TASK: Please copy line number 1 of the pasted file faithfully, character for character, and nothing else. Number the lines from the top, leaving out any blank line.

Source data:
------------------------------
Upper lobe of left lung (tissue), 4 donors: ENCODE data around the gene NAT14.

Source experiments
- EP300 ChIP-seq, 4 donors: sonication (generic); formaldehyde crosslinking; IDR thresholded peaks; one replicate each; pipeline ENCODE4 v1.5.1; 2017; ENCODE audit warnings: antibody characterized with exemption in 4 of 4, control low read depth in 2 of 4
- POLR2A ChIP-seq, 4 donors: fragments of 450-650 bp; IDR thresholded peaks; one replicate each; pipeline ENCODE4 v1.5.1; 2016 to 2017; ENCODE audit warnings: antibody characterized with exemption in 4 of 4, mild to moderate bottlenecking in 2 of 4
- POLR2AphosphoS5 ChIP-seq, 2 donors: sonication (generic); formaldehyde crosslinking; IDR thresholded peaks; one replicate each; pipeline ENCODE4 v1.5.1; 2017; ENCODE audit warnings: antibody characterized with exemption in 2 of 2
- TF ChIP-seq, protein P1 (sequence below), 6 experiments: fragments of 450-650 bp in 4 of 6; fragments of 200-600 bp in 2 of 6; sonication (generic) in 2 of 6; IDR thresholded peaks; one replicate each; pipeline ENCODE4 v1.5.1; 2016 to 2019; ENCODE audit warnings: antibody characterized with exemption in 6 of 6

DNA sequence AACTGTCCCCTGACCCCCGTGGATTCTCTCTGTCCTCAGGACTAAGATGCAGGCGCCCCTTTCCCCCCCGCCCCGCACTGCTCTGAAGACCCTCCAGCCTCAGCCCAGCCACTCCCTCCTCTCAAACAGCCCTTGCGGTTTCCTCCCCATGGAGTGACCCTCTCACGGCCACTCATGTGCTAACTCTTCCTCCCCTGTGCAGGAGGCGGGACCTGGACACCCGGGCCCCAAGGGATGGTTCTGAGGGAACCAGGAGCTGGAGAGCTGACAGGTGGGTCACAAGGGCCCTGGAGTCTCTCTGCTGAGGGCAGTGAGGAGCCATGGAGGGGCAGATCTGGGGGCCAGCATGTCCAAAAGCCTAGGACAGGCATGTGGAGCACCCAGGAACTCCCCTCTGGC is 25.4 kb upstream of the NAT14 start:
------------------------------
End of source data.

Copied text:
Upper lobe of left lung (tissue), 4 donors: ENCODE data around the gene NAT14.